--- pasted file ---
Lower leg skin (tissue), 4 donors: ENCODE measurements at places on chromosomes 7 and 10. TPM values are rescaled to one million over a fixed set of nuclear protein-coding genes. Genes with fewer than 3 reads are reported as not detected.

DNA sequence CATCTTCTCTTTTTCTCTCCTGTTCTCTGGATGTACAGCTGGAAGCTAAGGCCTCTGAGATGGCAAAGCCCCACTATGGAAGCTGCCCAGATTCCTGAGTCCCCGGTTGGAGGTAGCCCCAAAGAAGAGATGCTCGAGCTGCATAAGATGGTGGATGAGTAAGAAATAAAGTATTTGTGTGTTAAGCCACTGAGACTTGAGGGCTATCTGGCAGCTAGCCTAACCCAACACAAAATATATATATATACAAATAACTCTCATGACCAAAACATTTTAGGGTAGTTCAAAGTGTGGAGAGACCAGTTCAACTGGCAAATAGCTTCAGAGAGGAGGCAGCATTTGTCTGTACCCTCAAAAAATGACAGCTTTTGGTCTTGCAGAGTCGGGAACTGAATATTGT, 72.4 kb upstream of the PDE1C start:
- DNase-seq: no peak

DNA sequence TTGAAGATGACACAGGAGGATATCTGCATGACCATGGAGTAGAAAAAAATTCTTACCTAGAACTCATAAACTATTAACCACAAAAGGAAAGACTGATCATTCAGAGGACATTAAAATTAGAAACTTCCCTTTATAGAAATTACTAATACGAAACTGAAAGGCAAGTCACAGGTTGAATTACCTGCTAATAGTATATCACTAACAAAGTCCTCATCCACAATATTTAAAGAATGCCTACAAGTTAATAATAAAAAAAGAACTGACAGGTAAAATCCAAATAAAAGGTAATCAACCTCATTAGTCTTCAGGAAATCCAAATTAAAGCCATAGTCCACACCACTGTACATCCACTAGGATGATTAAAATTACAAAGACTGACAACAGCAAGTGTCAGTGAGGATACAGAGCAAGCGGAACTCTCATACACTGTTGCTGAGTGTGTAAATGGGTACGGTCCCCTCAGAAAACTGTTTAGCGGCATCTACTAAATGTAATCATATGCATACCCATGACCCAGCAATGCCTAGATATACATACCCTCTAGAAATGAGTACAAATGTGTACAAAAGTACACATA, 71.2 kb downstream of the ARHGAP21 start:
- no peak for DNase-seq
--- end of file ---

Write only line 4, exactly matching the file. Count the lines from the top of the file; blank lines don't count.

DNA sequence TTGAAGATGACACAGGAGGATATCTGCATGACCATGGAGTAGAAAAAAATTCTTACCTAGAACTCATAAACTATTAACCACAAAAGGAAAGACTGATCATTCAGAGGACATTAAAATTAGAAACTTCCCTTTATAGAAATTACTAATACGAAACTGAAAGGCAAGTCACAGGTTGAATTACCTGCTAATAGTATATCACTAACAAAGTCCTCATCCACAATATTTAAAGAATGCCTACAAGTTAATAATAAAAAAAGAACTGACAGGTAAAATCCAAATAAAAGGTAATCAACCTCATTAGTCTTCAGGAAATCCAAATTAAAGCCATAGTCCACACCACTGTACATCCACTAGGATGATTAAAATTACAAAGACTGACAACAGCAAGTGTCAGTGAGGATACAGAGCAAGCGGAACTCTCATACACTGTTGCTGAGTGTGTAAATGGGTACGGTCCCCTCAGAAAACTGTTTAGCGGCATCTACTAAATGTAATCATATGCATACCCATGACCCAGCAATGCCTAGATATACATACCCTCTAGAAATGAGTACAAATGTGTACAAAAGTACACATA, 71.2 kb downstream of the ARHGAP21 start: